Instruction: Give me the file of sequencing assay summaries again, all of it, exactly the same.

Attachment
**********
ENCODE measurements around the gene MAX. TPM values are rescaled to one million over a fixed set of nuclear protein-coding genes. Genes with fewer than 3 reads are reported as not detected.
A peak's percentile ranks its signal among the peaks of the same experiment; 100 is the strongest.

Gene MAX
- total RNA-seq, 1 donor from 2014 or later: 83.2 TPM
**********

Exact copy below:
ENCODE measurements around the gene MAX. TPM values are rescaled to one million over a fixed set of nuclear protein-coding genes. Genes with fewer than 3 reads are reported as not detected.
A peak's percentile ranks its signal among the peaks of the same experiment; 100 is the strongest.

Gene MAX
- total RNA-seq, 1 donor from 2014 or later: 83.2 TPM